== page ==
Stocks fell on Wall Street in early trading Wednesday, erasing the market’s modest gains from the day before.
Banks and industrial companies led the slide. Wells Fargo lost 1% and General Electric gave up 1.5%.
Energy stocks also fell along with a drop in crude oil prices. Traders bid up shares in household goods makers, utilities and real estate, sectors seen as less risky. Bond prices and gold rose.
The selling came ahead of Federal Reserve Chairman Jerome Powell’s midmorning appearance before Congress. Powell was due to testify about the outlook for the U.S. economy. In a transcript of his prepared remarks, Powell said he expects the economy to continue growing at a solid pace, though he noted it still faces risks from slower growth overseas and trade tensions.
Meanwhile, a published report in The Wall Street Journal Wednesday cast fresh doubts about a so-called phase-one trade deal between the U.S. and China. The report, which cited unnamed sources, highlighted that Washington and Beijing are at odds over whether the U.S. will roll back tariffs or merely hold off on going through with a new batch of taxes on Chinese goods due to go into effect on Dec. 15.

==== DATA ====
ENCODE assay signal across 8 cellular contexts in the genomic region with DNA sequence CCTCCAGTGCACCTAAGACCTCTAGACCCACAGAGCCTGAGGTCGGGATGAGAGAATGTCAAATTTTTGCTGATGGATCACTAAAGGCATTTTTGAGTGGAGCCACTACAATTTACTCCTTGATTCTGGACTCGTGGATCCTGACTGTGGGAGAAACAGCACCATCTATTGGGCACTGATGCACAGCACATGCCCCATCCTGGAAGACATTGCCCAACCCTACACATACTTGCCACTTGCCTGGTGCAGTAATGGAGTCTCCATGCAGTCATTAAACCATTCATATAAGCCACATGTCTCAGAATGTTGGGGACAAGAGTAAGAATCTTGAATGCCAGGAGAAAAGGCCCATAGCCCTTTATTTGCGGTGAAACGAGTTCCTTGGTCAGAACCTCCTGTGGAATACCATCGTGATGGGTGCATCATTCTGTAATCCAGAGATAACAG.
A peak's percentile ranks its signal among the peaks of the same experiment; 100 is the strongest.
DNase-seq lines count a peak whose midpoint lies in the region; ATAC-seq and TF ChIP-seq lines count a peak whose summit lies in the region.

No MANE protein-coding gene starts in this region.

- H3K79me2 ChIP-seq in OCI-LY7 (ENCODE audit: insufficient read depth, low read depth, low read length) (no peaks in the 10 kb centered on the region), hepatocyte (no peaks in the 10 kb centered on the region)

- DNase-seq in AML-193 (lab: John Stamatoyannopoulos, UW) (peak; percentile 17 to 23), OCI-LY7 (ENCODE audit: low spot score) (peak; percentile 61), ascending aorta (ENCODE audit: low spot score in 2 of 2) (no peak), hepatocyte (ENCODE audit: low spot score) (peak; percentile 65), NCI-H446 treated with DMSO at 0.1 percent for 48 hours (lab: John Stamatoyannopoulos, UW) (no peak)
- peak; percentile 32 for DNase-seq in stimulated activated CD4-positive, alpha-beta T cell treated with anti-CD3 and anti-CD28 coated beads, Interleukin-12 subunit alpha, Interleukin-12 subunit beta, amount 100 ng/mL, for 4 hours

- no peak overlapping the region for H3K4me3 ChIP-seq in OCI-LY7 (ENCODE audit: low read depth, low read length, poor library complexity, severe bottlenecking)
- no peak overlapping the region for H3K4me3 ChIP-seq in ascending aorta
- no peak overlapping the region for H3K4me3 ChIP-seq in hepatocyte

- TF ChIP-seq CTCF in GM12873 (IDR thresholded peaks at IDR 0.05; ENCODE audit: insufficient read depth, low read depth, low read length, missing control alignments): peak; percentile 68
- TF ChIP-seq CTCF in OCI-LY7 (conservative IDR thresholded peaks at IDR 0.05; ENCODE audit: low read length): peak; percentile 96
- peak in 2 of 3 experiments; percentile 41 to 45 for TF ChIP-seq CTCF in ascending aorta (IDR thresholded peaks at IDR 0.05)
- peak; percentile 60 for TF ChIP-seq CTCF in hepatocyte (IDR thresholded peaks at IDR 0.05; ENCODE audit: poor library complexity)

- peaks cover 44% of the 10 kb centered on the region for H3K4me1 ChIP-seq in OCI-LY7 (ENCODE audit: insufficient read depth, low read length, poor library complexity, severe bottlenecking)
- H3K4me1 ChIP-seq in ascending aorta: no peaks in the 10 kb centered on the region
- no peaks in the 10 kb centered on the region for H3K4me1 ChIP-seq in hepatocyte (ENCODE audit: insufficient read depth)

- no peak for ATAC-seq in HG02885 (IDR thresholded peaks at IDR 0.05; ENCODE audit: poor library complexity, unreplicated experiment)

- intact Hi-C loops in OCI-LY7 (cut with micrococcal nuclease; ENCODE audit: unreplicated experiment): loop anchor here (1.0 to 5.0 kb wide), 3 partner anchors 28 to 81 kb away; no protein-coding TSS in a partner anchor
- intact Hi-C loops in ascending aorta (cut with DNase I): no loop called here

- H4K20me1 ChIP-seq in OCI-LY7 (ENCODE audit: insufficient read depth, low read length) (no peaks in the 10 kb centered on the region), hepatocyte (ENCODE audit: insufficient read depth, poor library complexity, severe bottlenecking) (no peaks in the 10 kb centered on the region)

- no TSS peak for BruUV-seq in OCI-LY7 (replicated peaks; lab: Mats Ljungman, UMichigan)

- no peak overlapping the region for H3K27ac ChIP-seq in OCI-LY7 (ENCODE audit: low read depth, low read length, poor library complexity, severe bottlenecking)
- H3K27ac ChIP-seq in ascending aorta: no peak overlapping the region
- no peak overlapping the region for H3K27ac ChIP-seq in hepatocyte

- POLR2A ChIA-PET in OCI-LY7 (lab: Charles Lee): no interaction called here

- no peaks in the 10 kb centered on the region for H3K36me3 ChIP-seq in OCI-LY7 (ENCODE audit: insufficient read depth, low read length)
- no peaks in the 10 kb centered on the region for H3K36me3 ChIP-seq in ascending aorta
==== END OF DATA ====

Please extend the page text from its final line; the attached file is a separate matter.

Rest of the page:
President Donald trump said Tuesday that an agreement on the phase one deal announced last month "could happen soon," but he warned that he was ready to raise tariffs "very substantially" if that fails.
Investors’ expectations about a stopgap trade deal between the world’s two largest economies has helped drive gains for the stock market the past five weeks. Federal Reserve interest rate cuts, data showing the economy is still growing solidly and better-than-expected corporate earnings reports have also helped lift the market.
KEEPING SCORE: The S&P 500 slipped 0.1% as of 10:31 a.m. Eastern Time. The index set a record high on Friday.
The Dow Jones Industrial Average fell 6 points, or less than 0.1%, to 27,685. The Nasdaq dropped 0.1%. It hit an all-time high on Tuesday. The Russell 2000 index of smaller companies slid 0.6%.
Stock indexes in Europe were broadly lower.
FED WATCH: Traders will be watching for clues about the central bank’s plans for interest rates.
Most investors expect the Fed to keep interest rates on hold for now after cutting them three times since the summer in a bid to shield the economy from slower global growth and the U.S.-China trade war.
The Fed signaled after its Oct. 29-30 meeting that it would probably hold off on any further cuts as long as the economy stays healthy and inflation moves closer to the central bank’s target of 2%.
FEELING SECURE: Home and business security company ADT rose 2.3% after its latest quarterly results topped Wall Street’s expectations. The company also announced a special dividend.
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